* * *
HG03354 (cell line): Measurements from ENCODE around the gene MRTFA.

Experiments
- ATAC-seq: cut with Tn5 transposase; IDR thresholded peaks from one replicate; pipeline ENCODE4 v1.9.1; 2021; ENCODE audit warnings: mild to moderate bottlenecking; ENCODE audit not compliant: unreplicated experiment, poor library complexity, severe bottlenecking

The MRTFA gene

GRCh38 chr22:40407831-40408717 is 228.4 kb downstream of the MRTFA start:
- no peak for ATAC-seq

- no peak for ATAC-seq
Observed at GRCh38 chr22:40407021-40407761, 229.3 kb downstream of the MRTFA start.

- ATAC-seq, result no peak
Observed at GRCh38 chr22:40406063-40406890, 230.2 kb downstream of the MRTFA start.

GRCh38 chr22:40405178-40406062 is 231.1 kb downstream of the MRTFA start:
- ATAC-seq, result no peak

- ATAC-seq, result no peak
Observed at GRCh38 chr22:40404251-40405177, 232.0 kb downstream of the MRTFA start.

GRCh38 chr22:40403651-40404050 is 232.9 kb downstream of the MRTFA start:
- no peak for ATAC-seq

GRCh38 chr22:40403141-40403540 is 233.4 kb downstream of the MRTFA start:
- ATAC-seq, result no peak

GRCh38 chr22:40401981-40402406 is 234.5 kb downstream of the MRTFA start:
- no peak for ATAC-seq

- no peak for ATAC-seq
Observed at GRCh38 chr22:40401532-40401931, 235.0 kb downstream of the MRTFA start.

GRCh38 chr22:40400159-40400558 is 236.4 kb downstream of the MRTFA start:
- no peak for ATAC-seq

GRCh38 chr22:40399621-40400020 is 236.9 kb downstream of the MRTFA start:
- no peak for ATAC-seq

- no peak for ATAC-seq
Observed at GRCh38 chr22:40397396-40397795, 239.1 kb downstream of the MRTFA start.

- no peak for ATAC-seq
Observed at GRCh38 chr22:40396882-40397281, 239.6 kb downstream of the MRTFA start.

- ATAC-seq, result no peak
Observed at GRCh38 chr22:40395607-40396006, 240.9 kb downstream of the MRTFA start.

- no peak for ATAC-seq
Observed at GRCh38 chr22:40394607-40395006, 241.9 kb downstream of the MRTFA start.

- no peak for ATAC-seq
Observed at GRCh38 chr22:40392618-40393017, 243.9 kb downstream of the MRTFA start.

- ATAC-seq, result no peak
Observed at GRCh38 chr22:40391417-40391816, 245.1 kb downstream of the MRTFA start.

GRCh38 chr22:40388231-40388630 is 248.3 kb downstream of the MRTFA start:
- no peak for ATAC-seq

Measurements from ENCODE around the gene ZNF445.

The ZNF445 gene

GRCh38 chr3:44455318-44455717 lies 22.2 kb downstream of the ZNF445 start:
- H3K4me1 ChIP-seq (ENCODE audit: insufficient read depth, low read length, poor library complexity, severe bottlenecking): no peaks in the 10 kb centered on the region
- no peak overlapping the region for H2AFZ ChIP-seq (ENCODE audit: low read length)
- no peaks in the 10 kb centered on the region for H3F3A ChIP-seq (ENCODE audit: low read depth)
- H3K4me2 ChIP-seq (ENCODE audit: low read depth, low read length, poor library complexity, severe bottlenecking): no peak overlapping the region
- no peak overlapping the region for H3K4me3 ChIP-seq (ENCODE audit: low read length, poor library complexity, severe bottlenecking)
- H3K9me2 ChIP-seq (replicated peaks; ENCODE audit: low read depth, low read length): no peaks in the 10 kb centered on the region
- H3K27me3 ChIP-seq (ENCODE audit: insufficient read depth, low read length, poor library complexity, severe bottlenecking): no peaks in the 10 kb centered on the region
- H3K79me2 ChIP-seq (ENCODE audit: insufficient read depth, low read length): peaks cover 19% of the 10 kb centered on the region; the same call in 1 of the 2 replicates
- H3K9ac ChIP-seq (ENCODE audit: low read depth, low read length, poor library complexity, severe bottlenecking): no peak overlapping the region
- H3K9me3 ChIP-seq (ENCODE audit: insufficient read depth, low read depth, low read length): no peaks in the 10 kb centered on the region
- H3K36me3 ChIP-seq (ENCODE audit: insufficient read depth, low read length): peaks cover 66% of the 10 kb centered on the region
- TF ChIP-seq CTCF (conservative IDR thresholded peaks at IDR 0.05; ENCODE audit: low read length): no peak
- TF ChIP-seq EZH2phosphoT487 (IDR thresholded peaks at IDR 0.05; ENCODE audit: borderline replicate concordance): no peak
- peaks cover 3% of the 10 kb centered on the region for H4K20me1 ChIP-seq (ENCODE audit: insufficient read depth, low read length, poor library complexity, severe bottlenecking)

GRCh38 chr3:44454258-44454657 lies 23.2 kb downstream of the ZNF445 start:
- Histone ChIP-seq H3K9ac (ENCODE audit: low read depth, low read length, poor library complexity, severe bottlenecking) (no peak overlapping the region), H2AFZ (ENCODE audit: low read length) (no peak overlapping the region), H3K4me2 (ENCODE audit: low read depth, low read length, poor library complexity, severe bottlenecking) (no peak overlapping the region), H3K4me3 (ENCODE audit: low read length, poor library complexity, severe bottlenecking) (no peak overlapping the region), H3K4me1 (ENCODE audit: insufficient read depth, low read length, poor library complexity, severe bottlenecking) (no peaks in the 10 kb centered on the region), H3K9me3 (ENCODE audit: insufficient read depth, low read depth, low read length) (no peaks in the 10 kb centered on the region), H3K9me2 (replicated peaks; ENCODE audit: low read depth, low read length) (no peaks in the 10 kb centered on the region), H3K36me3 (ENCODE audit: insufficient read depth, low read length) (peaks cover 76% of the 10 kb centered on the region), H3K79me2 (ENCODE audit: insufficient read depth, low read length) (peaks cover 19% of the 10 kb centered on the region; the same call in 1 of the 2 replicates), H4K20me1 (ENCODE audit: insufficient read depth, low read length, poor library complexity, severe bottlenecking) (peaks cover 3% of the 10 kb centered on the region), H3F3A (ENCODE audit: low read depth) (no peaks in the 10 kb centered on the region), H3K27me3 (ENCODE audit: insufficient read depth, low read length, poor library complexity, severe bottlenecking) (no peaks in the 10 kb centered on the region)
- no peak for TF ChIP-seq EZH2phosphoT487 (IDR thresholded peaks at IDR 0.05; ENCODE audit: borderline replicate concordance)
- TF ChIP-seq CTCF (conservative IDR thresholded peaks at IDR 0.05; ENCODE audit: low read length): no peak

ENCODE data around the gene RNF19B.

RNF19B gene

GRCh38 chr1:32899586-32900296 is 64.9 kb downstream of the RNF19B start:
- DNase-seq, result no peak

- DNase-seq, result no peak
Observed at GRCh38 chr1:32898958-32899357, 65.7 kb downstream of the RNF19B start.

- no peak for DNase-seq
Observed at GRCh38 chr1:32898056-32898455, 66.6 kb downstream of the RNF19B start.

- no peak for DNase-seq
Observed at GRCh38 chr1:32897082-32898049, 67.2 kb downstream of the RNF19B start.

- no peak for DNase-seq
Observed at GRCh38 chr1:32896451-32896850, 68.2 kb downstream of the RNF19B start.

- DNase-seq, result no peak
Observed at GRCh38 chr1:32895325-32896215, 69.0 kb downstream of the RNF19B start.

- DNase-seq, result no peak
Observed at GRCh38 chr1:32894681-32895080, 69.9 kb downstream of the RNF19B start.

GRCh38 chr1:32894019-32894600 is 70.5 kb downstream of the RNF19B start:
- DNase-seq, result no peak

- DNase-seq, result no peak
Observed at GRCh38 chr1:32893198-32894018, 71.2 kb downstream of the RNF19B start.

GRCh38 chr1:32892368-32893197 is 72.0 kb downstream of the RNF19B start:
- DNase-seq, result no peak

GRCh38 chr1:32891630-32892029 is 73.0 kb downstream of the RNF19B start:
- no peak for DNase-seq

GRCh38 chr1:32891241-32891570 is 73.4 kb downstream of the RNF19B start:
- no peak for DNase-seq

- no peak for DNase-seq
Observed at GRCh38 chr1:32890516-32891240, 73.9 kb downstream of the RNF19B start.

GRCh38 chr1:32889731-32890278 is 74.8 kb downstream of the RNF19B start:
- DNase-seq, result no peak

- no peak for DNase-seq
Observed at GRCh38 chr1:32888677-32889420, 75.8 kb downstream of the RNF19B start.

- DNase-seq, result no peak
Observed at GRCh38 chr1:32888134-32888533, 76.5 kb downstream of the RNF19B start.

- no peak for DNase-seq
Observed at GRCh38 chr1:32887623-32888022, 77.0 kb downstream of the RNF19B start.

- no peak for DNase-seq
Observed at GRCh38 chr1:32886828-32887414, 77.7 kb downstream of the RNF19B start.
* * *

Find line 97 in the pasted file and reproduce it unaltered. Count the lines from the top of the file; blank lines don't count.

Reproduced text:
Observed at GRCh38 chr1:32887623-32888022, 77.0 kb downstream of the RNF19B start.